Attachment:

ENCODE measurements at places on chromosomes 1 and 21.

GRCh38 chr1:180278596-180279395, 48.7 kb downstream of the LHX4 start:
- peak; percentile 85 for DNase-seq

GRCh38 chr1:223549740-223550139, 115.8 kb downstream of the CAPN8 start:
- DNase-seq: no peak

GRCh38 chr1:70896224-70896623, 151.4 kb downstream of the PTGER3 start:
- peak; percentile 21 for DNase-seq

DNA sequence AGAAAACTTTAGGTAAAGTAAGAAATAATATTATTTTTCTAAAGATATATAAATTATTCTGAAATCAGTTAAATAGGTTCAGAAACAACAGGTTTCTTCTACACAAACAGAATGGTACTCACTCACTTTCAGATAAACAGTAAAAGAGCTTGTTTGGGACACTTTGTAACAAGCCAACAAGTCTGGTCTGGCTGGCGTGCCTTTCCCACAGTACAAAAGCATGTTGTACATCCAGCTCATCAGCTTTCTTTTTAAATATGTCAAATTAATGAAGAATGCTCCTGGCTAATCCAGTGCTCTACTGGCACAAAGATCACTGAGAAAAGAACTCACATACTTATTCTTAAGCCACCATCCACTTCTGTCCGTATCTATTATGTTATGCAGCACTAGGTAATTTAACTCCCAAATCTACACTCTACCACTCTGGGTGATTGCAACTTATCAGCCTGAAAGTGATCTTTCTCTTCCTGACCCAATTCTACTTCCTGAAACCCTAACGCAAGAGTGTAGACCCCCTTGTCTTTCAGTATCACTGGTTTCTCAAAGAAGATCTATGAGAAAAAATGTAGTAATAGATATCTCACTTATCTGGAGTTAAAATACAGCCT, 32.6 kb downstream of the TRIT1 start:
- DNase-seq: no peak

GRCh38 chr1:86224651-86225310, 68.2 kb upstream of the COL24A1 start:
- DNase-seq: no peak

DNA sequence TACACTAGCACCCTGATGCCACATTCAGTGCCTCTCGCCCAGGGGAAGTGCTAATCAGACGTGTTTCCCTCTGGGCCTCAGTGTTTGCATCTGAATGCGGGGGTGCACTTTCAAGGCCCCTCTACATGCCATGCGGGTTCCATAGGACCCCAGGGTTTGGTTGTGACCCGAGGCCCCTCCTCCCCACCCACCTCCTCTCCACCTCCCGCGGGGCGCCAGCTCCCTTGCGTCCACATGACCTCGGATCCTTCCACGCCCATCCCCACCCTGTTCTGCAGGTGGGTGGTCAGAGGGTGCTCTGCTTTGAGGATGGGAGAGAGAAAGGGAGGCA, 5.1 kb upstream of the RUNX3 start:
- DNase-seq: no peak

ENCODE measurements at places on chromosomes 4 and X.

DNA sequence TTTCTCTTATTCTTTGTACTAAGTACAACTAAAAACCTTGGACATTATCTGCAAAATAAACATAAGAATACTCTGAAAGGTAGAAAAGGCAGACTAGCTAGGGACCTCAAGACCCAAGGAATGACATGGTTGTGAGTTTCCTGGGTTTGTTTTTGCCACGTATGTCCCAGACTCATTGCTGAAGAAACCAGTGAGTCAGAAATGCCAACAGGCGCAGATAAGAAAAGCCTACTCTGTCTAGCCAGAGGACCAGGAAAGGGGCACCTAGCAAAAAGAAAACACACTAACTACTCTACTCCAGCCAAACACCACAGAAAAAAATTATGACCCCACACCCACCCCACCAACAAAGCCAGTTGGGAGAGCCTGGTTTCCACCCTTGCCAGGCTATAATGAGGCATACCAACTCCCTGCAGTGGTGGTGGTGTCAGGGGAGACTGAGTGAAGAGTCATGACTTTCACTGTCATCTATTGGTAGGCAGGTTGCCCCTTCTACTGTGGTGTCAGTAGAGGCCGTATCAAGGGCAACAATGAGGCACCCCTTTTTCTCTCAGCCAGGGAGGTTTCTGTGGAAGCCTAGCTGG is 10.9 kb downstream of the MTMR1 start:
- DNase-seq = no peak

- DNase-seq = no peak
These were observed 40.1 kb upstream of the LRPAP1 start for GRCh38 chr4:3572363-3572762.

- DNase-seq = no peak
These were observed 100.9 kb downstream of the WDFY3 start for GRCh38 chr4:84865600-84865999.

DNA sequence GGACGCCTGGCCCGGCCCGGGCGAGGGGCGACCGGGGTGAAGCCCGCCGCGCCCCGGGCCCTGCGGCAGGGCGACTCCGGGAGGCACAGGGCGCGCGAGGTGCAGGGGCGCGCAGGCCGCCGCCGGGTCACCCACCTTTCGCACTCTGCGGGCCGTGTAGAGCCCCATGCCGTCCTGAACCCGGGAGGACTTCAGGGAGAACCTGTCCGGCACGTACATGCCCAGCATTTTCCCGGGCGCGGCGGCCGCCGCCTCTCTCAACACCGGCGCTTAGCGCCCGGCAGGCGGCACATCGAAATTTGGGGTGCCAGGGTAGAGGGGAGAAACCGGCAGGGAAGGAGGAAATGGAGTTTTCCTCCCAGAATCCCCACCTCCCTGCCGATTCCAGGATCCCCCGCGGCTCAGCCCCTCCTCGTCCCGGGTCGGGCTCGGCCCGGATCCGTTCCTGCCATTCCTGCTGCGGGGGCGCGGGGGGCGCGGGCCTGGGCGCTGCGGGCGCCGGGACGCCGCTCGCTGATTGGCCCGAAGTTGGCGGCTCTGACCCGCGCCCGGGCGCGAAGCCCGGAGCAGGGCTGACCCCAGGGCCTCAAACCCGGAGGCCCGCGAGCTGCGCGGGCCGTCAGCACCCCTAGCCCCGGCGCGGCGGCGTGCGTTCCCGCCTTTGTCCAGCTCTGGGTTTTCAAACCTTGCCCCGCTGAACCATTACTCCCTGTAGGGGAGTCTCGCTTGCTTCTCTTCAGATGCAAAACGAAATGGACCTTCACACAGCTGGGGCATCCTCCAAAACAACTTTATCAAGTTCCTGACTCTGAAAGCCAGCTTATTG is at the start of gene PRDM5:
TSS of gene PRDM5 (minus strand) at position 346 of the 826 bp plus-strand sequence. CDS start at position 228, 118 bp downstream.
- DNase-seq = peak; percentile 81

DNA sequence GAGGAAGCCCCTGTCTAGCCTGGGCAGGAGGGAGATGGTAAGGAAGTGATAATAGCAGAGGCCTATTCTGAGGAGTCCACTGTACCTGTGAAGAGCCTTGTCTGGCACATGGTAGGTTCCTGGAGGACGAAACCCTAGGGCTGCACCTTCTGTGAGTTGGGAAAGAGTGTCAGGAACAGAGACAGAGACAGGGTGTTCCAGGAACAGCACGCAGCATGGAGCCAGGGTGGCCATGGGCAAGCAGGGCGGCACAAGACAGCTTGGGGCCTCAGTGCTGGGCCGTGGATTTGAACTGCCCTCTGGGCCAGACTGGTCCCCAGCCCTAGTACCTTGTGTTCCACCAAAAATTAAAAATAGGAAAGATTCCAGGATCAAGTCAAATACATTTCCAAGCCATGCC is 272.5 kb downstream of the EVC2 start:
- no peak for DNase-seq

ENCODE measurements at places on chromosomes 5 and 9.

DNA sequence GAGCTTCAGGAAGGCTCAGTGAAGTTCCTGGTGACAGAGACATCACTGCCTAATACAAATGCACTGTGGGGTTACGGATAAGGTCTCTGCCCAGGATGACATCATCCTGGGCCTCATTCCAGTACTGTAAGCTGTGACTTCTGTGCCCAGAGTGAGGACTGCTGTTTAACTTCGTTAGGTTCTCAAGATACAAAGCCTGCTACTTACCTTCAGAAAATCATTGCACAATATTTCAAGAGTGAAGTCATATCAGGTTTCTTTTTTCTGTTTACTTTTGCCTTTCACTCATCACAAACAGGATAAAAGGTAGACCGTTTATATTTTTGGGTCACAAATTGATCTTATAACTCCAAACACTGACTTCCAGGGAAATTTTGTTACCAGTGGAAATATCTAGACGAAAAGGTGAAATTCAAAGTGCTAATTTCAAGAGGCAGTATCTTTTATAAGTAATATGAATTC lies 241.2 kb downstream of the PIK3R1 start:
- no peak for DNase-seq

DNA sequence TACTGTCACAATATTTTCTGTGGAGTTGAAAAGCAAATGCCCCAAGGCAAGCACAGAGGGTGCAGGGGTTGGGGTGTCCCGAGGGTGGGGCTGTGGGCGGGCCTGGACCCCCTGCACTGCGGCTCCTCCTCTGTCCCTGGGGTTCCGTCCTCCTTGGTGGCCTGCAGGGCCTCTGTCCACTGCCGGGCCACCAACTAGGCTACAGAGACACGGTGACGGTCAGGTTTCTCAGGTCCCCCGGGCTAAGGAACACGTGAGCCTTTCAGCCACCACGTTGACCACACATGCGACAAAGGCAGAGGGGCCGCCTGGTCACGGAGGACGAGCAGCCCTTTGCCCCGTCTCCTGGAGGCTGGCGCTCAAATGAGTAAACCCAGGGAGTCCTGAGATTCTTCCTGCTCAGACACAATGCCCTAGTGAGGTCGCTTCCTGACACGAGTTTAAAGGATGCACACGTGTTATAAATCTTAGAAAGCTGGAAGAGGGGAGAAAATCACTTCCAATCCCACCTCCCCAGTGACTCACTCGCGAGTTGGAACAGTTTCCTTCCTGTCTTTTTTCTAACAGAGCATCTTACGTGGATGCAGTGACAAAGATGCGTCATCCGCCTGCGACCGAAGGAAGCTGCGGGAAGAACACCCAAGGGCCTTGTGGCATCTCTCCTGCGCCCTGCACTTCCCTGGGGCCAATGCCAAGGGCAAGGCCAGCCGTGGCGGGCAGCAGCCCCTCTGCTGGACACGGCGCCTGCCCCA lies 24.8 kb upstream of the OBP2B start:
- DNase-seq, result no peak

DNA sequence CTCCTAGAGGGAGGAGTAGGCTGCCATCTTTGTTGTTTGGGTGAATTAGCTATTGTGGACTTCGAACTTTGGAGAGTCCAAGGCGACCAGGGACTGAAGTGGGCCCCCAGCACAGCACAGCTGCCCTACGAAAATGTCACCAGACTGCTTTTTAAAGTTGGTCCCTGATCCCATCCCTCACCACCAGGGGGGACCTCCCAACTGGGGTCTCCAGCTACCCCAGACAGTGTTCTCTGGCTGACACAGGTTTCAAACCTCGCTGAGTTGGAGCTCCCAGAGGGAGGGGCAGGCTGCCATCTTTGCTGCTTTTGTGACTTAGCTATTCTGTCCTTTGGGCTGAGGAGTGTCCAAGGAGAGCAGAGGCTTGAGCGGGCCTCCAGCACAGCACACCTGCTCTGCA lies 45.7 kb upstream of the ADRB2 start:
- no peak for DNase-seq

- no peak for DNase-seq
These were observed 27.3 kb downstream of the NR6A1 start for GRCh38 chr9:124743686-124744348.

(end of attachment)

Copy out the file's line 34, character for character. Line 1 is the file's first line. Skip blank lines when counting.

These were observed 27.3 kb downstream of the NR6A1 start for GRCh38 chr9:124743686-124744348.